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Brunch at The Dish, Seattle, WA

This place seems to have pretty rave reviews on Yelp, but we didn’t quite see the charm. The food was alright at best. Or maybe I’m just not a brunch person. They’re really popular as well, and when you arrive you basically add your name to the clipboard they’ve got hanging by the entrance and when your turn is up someone will call you. Otherwise you’re doomed to wait outside in the cold, even if you wouldn’t mind a seat at the bar and the bar is empty.


The scone comes with most of the omelettes or breakfast sets. Can be swapped out for toast.


I ordered a cup of sausage gravy just to try it with the scone and for future reference. It was a tad starchy and rather underwhelming. I certainly wouldn’t want to try their biscuits and gravy!


The tuna melt was actually quite good. I originally ordered philly cheese steak but they were out of roast beef. The potato salad it came with was a lot less inspiring but the tuna salad was pretty amazing.


Z got a pigs in a garden omelet – italian sausage, basil, mozzarella, tomatoes. Think it would go much better with cremini mushrooms than the italian sausage. You know how when you bite into a chocolate chip cookie and it turns out the chocolate chips are raisins and you feel humongous disappointment? It’s like this, only what you think are nicely sauteed bits of mushroom caps are actually sausage pieces.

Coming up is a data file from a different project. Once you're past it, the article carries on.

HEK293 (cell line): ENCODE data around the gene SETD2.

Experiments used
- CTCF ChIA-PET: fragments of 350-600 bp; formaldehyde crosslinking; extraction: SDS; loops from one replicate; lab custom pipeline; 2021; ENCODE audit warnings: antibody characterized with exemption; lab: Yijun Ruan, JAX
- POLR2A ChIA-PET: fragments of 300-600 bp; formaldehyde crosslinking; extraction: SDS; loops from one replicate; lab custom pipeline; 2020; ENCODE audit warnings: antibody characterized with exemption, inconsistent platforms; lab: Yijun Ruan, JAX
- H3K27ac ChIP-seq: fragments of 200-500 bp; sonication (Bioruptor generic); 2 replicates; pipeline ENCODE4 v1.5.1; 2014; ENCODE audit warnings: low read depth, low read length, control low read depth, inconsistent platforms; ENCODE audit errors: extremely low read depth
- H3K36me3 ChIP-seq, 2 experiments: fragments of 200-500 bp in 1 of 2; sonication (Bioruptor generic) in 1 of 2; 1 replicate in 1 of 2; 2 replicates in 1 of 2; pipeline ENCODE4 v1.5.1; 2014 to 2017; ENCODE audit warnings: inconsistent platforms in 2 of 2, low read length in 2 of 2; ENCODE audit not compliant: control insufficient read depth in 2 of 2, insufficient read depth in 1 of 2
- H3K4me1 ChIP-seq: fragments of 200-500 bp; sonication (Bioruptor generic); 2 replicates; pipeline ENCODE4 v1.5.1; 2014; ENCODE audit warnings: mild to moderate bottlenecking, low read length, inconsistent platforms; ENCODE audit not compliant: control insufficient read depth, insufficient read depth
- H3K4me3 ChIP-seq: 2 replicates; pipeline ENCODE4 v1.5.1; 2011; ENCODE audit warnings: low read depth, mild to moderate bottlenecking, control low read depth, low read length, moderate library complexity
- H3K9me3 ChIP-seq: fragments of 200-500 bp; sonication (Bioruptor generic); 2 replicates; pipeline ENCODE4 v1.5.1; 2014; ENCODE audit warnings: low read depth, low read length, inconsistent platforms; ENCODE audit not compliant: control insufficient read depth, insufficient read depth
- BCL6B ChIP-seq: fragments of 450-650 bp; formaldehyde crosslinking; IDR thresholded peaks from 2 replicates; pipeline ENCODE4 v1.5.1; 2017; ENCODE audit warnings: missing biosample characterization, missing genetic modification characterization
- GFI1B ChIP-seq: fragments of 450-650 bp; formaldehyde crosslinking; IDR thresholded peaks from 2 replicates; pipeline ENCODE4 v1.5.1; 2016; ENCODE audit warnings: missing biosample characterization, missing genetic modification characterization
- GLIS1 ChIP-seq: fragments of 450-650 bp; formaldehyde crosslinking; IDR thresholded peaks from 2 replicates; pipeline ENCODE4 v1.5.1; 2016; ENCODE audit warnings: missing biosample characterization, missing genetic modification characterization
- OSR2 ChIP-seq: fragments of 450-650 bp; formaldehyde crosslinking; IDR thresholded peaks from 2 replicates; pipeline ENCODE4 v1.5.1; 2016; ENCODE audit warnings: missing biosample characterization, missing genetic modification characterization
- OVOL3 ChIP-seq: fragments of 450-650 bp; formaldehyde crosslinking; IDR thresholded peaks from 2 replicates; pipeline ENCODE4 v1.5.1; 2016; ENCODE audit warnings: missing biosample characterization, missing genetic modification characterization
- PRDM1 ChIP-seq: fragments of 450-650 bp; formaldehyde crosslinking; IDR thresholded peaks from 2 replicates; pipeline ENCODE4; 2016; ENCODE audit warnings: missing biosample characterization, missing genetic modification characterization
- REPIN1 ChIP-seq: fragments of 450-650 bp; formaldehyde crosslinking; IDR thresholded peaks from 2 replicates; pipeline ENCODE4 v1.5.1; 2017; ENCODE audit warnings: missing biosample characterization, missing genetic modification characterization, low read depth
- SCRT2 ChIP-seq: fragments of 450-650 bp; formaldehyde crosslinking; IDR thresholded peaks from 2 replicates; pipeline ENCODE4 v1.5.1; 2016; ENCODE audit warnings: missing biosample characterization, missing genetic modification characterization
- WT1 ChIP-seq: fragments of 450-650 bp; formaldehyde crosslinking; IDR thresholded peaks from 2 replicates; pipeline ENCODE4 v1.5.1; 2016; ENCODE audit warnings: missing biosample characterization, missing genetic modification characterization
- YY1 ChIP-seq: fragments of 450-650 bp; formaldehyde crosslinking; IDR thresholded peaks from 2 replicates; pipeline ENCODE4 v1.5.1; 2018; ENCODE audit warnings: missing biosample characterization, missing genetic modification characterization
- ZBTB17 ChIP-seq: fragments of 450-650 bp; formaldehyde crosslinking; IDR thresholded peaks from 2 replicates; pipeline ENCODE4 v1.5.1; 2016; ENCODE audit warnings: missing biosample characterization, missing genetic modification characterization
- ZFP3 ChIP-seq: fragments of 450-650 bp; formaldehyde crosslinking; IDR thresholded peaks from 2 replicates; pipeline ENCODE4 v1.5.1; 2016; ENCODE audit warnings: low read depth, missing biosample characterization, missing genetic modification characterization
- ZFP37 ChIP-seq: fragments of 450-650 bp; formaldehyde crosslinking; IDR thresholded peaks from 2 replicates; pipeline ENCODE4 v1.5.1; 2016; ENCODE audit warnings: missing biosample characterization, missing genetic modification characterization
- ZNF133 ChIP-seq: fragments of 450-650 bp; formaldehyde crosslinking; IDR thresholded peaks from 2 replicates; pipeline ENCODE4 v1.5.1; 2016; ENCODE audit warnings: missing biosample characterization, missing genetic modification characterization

I might come back to try their roast beef sandwich with au jus, but probably not the omelettes.

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Kidd Valley, Seattle, WA

Kidd Valley is one of our favourite burger places here that’s also a <5 min drive from our place and has a really home-y atmosphere.


We like their garlic fries. They’re definitely a little soggy but so good with all the garlic chips. We’ve also tried their fried mushrooms and onion rings, which are tremendous. Basically there isn’t anything that has come out of that kitchen that I didn’t like. The onion ring batter is perfect.


Their chicken sandwich is also perfect – the chicken breast fillet is tenderized, brined and grilled perfectly. It’s no southern chicken sandwich, more like a chicken club, but better.


They do mini burgers (by which they mean not 1/4lb) for people who don’t have a large appetite. I think Z and I usually share a normal sized burger and a mini burger unless we’re really hungry. Their burgers are also pretty good and are freshly prepared (so you have to wait around awhile).